Friday 20 April 2012

Rainy Day Lighting Problems and Solutions for Artists

I thought of writing this post when I woke up this morning to an overcast day. It put a bit of a dampener (he he, pun intended) on my plans to go drawing in the Botanical Gardens. It’s not just the rain or wind that can affect our plans as artists, but also the change in light conditions – even for those artists who work entirely indoors. The light changes between sunny and rainy or overcast days can be dramatic and can affect the way we see our subjects' tones, colours and features, let alone how well we see the artwork we are creating.

The light on overcast days is very different to that found on sunny days. It is glaring and  more diffuse. Ambient light is reflected off a layer of low-lying clouds and direct light is diffused through the same cloud layer. I often notice on overcast days that I can’t do my usual trick of looking out the window as I work on my computer as it’s just so bright. 

This change in light conditions can have a huge impact on your work if you use natural light to illuminate or enhance your work, particularly if you are working on an artwork over a few days. Not only is it a different type of light, but because it is glaring and more diffuse, the dark tones and shadows that fall on your subject won’t be as strong. Any painting or drawing done on these days runs the risk of looking a little flatter without this depth of tone.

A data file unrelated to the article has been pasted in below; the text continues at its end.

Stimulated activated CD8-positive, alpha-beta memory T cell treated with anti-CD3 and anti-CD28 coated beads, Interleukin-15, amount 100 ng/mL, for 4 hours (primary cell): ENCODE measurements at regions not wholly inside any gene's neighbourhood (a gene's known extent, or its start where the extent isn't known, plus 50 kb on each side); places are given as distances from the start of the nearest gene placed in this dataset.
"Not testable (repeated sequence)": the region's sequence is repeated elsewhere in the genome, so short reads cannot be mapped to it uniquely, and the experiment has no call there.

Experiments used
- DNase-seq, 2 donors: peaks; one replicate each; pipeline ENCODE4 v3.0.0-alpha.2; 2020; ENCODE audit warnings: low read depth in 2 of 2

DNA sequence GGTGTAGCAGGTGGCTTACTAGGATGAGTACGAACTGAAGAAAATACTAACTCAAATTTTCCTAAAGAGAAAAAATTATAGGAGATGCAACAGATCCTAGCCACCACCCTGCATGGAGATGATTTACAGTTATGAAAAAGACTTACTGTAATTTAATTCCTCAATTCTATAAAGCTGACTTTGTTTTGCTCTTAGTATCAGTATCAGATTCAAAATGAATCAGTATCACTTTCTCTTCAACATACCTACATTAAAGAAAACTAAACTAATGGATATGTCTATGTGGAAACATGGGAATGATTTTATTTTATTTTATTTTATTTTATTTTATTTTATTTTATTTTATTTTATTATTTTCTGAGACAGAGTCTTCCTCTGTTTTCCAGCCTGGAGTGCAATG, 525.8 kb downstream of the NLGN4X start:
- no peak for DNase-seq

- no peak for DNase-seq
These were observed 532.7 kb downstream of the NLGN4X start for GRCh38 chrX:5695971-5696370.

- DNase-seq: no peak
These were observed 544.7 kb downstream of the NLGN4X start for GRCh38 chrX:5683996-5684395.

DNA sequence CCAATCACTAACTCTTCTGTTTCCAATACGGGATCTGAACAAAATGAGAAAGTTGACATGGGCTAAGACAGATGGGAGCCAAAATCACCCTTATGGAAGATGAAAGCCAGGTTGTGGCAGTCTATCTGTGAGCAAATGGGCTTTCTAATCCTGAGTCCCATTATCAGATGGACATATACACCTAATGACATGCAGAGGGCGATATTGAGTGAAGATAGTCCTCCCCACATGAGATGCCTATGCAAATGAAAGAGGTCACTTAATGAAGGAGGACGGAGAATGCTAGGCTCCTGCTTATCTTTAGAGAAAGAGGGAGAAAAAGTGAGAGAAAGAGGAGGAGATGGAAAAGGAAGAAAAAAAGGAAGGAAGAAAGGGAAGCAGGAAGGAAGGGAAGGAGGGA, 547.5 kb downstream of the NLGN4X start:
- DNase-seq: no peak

The easiest way to overcome this is to (lightly) cover your windows from the glare and place a bright light, such as a strong, adjustable desk lamp in front of those windows in the direction the sunlight usually comes from. Adjust the lamp’s position (or add more lamps) until your subject matches the work you have already laid down.

Dark rainy or stormy days have a different problem entirely. While lights and lamps will give off the same light as they would on a sunny day, the background light is reduced.Without this ambient light enhancing the mid and light tones, and with the dark tones the same or darker, the contrast, (the difference between light and dark), is reduced. Reduced contrast on the subject can mean that the artwork looks flat.

Some still life artists only work with covered windows or at night to avoid being at the mercy of changes in light. If cutting down the light in the room doesn’t suit your work pattern or living arrangements, your best option is to enhance the level of ambient light in the room.